This called for a concern for patient advocacy. Do we as health professionals still advocate for our patients or are we too entrapped by the administrative duties? This whole display of lack of advocacy and agents who control the systems we are governed by is a concern. Agents are identified as those who intentionally influence ones functioning and life circumstances (Bandura, 2006), hence from the clinic gate right up to the diary booking, we are controlled within our learning experience and power of autonomy.  These structures almost make decisions on our behalf because ultimately we have a sense of accountability to them.  The question then is asked, “what has happened to our basic principles of ethics?”. As a recall, two of the most common principles are; beneficence and non-maleficence.

Beneficence means to do good. Caring can be defined as a principle of beneficence i.e a moral requirement to promote well-being, which in term implies, respect for autonomy and professional standards of due care for patients. It is important for therapists to always act in the best interests of their patients and society. Common examples are when therapists make decisions that are not guided by asking what is best for the patient, but by using other criteria that benefit either the therapist themselves, the institution or other patients.(As illustrated above) (Beauchamp & Childress, 2013) Non-maleficence means to do no harm. This principle affirms the need for medical competence. While it is clear that medical mistakes may occur, this principle articulates a fundamental commitment on the part of health care professionals to protect their patients from harm. (Beauchamp & Childress, 2013)

These basic principles are not standing in isolation as these are influenced and impacted by other components such as; power and control along with autonomy. The whole situation revolves around power, agency and control. The very agents that govern the systems that control us ultimately uses or abuses this power to control and govern our thinking, behaviour and influences our decisions. The broader aspect of ethics principles highlights the infiltrated influence of these agents in our decision making and within our ethical approaches. The ethics principles are often overruled by the abuse of this power or control of these systems which many of times silences our voices from advocating for our patients and leaving us abdicated from practising our autonomy as professionals in the making.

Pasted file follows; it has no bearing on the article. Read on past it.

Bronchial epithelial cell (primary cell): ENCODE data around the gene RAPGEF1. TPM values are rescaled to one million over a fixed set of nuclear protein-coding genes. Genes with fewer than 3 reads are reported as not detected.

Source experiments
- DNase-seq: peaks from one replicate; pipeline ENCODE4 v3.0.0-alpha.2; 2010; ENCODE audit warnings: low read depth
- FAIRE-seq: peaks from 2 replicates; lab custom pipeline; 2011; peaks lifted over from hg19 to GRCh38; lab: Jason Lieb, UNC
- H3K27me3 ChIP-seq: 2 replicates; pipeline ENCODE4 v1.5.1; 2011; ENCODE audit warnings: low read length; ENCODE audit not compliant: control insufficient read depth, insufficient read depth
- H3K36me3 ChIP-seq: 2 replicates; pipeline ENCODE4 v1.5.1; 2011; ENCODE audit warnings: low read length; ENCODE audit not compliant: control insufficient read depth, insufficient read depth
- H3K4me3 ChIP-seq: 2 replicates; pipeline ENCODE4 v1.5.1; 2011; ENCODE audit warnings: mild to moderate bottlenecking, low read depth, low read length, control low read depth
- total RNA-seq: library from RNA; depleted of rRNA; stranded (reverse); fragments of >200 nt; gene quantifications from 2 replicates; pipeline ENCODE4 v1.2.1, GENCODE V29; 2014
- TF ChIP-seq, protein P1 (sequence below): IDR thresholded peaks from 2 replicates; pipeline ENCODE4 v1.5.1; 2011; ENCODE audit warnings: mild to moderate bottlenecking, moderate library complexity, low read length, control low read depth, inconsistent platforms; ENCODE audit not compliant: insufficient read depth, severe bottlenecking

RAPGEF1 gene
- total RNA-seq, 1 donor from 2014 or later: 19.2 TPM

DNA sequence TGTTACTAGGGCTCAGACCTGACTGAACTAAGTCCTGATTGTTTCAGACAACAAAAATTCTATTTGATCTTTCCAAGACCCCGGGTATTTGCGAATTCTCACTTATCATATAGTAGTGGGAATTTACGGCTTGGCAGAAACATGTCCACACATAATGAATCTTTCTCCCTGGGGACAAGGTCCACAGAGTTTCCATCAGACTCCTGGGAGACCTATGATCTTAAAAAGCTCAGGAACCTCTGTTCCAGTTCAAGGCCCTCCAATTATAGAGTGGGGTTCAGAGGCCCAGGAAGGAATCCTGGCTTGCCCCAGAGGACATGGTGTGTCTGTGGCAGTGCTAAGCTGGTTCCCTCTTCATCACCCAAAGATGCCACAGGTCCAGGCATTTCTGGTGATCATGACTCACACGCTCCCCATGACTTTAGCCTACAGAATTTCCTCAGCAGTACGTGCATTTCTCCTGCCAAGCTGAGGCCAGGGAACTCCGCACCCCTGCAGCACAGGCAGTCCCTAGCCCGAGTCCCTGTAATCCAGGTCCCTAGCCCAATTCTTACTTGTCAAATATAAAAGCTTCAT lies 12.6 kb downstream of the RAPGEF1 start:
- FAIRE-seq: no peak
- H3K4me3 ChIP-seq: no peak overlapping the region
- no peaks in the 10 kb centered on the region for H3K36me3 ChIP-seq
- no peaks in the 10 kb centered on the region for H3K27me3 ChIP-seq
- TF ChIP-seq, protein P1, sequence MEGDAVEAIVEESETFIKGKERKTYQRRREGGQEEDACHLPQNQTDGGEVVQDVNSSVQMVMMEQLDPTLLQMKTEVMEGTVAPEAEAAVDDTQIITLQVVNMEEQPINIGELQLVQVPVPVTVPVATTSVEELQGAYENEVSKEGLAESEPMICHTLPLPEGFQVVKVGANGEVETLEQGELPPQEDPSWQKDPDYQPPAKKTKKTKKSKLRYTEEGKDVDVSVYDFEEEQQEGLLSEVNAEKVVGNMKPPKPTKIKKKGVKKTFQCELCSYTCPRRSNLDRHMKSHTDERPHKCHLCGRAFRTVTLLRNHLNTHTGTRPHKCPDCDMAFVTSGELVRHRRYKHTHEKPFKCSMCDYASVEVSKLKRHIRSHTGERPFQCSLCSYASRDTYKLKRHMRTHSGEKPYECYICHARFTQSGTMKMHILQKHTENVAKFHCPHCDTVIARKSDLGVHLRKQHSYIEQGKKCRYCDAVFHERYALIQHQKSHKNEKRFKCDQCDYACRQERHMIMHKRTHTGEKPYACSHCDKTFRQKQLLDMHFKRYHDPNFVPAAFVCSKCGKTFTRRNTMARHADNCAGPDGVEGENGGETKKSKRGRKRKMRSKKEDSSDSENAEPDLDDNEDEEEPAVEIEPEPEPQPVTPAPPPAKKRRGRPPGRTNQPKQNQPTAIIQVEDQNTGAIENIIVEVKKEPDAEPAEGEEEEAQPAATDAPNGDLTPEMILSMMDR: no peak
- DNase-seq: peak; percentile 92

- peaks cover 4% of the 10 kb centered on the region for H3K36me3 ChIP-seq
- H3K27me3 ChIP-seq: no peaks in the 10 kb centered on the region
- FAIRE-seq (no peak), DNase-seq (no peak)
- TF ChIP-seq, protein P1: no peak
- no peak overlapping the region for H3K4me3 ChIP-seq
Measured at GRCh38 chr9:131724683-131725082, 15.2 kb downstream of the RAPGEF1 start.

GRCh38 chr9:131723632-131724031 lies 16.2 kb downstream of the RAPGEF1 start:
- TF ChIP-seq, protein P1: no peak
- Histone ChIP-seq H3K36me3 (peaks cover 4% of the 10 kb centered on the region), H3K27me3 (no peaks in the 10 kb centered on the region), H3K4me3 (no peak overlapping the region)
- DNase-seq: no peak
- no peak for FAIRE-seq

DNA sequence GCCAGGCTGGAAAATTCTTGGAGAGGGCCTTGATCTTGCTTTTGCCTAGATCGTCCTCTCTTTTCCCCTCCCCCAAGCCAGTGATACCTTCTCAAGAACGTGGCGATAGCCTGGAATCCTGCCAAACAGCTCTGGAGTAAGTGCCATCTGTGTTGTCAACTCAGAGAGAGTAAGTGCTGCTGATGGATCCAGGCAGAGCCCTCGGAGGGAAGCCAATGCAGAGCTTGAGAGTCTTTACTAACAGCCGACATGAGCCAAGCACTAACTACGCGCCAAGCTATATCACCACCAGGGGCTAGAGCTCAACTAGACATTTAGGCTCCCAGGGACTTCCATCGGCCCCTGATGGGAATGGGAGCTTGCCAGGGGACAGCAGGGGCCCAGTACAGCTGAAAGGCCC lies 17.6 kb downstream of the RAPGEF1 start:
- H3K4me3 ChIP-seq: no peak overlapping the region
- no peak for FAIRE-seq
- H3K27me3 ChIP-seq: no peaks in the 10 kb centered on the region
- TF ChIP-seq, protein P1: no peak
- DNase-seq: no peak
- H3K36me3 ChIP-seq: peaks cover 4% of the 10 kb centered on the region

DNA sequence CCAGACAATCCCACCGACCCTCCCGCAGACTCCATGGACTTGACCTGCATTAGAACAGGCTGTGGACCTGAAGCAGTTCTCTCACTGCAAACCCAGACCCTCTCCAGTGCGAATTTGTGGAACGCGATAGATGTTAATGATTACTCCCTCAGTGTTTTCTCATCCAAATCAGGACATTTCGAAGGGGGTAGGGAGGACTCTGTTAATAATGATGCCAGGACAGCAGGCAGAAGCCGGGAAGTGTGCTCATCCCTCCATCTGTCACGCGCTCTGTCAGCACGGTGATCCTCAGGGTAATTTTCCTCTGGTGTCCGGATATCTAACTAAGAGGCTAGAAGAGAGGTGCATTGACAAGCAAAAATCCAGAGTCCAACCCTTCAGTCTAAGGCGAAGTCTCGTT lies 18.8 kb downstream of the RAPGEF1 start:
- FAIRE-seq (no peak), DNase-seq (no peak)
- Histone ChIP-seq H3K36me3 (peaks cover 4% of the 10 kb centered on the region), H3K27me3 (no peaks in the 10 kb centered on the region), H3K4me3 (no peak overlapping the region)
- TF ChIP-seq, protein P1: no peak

To bring this more standing ground, if we have a look at the SASP (South African Society of Physiotherapy) code of conduct under section 2.2 In terms of their commitment to appropriate patient/client relations – physiotherapists  should  ensure that patient management is not influenced by undue pressure from third party  and section 5.2 In terms of their commitment to the profession – physiotherapists should Ensure that they maintain their professional independence and integrity when entering into any contract regarding professional services; recognise that they remain personally responsible to their patients for health care; and ensure that the terms and conditions of contracts entered into are fair. These basics rights and responsibilities were directly violated by these agents of power and control.

In future despite the setting or systems I have been made aware that these grounds are my validations and that I should be more assertive in practicing my autonomy with regards to patient care in the physiotherapy practice.  As Branch (2000) mentions, if we ground our ethics in caring, we refocus on the doctor’s responsibility for the individual patient. The patient–doctor relationship and the communication therein once again become the starting point for all ethical discussions.



Beauchamp, T. L., & Childress, J. F. (2009). Principles of biomedical ethics. New York: Oxford University Press.

Bandura, A. (2006). Toward a Psychology of Human. Perspectives on physiological science, 164 – 180.

Branch, W. (2000). Ethics of caring and medical education. Acad. Med, 75: 127 – 132.